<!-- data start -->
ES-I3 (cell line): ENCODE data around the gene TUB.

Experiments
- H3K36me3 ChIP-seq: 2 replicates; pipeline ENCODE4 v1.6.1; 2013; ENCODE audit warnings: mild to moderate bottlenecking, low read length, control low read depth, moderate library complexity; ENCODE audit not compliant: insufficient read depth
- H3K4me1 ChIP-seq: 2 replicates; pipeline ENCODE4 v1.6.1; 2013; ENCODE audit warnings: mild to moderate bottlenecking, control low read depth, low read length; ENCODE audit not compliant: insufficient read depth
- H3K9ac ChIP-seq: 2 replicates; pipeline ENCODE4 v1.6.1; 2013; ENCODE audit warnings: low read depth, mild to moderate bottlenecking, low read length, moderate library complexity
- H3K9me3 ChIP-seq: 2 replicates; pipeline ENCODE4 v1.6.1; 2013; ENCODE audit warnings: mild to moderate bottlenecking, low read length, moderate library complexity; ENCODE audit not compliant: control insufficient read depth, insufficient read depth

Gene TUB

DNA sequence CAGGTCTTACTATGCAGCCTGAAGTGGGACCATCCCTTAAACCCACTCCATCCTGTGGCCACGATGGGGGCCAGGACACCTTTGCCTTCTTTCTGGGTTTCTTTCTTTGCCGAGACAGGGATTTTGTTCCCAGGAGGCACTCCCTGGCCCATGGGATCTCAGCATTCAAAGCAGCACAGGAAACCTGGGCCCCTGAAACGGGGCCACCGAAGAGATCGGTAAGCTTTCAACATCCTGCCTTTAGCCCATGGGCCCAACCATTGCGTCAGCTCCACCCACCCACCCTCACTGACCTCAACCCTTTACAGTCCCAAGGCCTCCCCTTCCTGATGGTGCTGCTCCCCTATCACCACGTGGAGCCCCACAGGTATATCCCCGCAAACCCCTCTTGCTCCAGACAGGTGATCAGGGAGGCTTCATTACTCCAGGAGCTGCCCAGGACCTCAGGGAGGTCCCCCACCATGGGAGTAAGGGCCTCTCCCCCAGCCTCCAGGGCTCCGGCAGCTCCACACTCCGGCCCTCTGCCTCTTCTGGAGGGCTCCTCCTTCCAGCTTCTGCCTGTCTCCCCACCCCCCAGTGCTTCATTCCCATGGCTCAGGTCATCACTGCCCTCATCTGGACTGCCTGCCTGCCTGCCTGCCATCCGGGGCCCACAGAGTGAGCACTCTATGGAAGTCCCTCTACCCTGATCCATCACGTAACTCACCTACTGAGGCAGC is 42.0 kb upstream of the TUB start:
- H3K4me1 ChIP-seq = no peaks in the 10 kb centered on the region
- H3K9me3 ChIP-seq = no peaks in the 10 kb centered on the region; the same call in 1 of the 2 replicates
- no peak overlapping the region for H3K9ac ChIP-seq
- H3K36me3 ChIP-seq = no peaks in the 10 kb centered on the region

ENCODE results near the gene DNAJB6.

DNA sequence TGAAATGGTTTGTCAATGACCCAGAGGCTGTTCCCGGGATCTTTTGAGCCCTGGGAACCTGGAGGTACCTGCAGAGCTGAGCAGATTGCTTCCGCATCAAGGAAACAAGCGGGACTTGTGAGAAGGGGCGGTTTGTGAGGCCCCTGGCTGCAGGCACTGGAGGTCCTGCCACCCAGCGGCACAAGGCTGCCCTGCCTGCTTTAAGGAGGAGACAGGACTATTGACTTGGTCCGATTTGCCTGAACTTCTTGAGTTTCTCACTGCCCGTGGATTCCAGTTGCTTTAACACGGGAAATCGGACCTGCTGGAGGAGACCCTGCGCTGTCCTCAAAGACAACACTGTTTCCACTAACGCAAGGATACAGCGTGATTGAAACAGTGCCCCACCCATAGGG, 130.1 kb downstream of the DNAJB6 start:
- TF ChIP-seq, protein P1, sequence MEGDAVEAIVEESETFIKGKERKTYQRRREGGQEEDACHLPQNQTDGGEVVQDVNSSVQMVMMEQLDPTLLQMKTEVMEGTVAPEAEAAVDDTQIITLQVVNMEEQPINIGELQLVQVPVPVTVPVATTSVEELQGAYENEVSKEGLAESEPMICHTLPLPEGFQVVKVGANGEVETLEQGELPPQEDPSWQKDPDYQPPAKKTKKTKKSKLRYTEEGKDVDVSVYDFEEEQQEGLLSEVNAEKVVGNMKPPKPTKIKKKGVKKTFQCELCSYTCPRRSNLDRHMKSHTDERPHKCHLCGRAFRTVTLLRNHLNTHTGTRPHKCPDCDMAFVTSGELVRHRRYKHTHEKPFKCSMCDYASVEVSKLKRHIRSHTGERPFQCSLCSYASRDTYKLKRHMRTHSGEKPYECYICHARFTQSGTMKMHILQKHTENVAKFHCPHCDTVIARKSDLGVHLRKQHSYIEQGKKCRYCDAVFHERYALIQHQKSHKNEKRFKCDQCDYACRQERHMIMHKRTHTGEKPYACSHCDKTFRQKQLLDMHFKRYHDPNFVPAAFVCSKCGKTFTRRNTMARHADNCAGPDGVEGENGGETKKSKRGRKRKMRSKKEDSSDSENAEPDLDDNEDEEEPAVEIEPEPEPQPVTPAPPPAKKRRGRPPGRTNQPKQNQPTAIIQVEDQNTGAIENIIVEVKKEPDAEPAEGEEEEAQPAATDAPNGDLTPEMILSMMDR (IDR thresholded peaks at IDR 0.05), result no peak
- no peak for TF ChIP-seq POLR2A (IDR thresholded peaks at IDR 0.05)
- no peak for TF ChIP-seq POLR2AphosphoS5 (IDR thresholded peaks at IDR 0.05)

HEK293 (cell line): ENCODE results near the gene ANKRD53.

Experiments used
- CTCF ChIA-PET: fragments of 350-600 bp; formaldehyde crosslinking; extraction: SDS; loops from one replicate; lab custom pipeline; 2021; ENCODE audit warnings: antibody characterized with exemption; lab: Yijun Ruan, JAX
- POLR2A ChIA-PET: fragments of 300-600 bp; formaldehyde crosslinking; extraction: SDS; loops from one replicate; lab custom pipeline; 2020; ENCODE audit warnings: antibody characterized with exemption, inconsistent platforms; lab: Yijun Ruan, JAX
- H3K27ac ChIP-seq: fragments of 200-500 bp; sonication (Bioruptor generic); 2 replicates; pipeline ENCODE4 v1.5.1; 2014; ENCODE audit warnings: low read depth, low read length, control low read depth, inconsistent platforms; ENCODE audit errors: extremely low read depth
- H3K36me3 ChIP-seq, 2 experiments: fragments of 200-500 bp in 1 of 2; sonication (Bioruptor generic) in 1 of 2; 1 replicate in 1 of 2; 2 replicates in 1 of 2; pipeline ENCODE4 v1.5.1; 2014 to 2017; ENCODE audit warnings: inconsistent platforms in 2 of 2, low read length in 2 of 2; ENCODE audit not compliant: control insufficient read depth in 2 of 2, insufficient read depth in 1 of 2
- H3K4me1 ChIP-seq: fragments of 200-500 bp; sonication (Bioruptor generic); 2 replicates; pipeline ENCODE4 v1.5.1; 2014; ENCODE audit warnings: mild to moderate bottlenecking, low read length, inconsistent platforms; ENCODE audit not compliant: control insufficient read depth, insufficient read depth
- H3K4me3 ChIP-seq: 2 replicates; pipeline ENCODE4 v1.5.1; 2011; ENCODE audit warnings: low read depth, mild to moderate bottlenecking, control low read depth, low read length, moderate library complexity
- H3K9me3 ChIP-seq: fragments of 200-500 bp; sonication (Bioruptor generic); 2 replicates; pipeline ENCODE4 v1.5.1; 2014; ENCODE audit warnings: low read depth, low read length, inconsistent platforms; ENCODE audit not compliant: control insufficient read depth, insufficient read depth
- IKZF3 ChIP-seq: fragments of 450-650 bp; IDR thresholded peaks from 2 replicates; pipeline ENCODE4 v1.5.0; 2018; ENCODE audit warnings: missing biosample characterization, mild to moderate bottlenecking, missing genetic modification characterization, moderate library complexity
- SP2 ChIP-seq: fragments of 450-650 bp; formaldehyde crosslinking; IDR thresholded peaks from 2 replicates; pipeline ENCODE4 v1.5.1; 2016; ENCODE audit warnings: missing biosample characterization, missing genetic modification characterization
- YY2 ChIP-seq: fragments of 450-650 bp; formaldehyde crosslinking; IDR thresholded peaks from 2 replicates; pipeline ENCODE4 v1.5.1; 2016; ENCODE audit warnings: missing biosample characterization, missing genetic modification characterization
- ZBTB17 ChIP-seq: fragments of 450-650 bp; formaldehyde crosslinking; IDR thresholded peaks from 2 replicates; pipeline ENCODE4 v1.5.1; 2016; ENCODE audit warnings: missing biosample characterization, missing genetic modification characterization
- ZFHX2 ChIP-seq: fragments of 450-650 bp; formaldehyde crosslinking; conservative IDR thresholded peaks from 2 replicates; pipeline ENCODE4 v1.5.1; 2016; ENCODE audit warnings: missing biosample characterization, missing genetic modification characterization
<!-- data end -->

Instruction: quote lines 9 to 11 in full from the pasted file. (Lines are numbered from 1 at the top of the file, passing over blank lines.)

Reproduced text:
- H3K4me1 ChIP-seq = no peaks in the 10 kb centered on the region
- H3K9me3 ChIP-seq = no peaks in the 10 kb centered on the region; the same call in 1 of the 2 replicates
- no peak overlapping the region for H3K9ac ChIP-seq